Ms. Trainor, I congratulate you on a well written and non-emotional response. I know some of the responses to your previous letter were just that, emotional. Perhaps some of that creeped into my response to you as well. I beg your understanding that when we are debating something that is as fundamental as the right to self protection, not only of ourselves individually, our family, our neighbors, and our nation, it is very difficult to not get somewhat emotional about it. I still get "emotional" when I hear the Star Spangled Banner, and especially the Marine Corp's Hymm. So the emotion that arises regarding this issue is a "No Brainer".

There is currently a figure being bandied about in this discussion that implies there are currently 20,000 laws regulating firearms in this country. I for one, do not trust that figure, but I do feel very strongly that simply passing more laws regulating firearms has proven itself to be ineffective. Most certainly much due the lack of enforcement of those existing laws. California reportidly has 40,000 known firearms in the possession of people forbidden to possess them, felons and those adjudicated mentally ill. They frankly admit they simply do not have the resources to go after those illegally possessed weapons so they remain a very viable threat to the citizens of that state, and others. That is only one of 50 states. Simple extrapolation points to a very serious problem nationwide. Now with that kind of factual data, you can appreciate why most law abiding citizens are very reticent about any limitation on their right to protect themselves from those types of people. This debate is like a diamond. It has many facets to be examined, but until those who knee jerk to incidents such as Newtown, Aurora, and Tucson by simply throwing out the "we need more gun control" approach, then we will never get to address the root cause of a problem that has has only arisen in the last 40 years. The NRA and it's members are not the boogyman. That organization is doing something that our elected officials are supposed to be doing themselves, protecting and defending the Constitution of the United States. ALL OF IT!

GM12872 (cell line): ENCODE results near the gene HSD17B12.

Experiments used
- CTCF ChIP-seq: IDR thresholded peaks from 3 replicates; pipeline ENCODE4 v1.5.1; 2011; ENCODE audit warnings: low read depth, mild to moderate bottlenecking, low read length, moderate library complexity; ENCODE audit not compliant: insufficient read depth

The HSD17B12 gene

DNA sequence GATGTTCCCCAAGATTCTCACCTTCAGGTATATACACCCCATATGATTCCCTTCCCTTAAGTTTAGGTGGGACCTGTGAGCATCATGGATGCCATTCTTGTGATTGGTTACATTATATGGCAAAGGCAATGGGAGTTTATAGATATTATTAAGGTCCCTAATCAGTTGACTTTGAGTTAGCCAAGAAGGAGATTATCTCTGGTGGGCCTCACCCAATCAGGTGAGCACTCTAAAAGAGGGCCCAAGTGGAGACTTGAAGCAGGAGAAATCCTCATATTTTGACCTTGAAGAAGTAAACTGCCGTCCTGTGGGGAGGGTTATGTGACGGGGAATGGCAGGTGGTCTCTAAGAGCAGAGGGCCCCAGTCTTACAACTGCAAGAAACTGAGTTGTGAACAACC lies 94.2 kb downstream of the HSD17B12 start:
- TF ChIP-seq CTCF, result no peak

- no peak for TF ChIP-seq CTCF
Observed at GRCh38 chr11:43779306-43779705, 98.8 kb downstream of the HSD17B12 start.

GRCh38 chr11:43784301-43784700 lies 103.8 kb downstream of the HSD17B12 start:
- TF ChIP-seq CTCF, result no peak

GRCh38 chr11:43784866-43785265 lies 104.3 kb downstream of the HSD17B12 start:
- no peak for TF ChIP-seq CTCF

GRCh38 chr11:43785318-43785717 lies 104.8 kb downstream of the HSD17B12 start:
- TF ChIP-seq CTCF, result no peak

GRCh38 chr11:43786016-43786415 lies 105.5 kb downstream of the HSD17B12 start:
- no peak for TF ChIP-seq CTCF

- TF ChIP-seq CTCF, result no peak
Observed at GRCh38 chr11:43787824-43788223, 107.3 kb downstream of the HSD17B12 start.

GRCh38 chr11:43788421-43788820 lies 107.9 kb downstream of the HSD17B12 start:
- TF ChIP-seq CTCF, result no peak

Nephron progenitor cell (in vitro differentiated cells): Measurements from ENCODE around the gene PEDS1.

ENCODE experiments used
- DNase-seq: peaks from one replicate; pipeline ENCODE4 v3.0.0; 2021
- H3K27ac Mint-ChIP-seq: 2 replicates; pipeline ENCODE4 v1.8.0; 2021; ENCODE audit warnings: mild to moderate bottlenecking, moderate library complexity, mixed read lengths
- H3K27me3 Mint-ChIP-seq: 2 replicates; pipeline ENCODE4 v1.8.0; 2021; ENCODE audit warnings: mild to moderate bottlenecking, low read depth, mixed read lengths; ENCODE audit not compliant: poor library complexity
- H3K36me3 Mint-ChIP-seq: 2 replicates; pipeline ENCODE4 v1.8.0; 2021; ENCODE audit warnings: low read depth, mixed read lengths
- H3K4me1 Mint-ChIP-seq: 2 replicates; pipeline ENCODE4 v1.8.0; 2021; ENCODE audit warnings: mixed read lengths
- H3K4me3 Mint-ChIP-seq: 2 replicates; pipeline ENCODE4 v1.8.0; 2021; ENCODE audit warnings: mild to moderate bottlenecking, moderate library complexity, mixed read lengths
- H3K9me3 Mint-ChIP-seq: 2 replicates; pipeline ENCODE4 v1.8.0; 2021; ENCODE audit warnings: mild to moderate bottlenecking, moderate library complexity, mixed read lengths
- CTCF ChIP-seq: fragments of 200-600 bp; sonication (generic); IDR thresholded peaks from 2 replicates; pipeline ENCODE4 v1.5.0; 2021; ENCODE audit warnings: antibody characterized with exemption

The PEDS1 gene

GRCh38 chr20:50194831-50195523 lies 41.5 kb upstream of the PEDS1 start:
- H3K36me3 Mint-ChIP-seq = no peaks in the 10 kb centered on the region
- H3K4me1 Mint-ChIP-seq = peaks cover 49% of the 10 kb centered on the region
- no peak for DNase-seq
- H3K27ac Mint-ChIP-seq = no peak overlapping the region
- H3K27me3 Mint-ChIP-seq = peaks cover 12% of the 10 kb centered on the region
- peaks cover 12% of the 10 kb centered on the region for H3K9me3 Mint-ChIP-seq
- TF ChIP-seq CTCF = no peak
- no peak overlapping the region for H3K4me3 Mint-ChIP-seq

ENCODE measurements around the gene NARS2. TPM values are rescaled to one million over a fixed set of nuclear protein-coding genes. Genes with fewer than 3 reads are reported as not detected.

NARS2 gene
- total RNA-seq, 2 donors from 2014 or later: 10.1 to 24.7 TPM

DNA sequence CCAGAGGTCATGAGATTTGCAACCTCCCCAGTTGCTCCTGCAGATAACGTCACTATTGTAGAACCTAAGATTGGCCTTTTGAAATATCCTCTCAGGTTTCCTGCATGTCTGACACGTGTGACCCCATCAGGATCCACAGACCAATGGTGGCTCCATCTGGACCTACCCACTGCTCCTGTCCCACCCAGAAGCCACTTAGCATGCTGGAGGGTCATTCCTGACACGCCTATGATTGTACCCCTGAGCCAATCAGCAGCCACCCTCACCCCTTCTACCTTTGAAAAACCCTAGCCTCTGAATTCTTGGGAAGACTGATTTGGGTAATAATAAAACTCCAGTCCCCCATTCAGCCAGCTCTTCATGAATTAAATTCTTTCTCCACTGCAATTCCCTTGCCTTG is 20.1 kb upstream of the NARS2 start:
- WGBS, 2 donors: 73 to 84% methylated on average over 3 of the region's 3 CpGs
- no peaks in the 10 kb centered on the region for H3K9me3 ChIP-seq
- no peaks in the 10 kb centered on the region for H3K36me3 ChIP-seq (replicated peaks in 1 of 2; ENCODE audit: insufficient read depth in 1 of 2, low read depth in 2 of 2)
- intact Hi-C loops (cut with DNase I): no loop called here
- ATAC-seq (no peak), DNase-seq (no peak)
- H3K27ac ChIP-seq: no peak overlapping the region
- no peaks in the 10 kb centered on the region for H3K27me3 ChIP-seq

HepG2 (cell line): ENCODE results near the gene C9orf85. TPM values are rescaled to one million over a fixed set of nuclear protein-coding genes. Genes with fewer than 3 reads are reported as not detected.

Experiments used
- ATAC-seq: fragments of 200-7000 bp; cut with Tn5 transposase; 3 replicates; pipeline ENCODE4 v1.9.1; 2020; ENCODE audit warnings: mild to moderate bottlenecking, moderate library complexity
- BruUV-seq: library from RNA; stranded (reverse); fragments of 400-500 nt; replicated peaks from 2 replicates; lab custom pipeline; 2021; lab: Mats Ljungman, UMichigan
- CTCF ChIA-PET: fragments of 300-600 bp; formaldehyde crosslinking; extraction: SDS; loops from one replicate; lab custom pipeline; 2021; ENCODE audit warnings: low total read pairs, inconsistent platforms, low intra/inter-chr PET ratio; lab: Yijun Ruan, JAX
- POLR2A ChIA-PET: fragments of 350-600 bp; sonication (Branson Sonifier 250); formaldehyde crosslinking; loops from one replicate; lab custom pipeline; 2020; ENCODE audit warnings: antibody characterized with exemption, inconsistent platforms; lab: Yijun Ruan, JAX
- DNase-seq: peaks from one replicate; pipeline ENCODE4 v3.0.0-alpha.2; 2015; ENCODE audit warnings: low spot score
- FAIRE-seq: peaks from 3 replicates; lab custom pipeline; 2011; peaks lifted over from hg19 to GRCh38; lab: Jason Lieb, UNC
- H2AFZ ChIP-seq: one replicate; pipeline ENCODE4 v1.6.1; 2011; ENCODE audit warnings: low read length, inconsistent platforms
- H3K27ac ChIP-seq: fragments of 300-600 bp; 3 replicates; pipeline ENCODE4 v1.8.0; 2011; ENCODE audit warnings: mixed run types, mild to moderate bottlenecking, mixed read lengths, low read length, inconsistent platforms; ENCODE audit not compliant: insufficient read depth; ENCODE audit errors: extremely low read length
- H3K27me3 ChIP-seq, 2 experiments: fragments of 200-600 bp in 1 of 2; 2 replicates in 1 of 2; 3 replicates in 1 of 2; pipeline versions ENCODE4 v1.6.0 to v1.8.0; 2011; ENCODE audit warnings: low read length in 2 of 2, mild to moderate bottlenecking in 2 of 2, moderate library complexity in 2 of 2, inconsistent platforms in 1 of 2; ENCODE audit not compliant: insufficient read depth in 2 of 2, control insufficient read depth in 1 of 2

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ALLAN SIMS 1 year, 2 months ago

Ms. Trainor, you’re right that our country has divided itself into severe camps. But, you also suggest that our founders “… decided that rule by the majority was the most reasonable way to govern”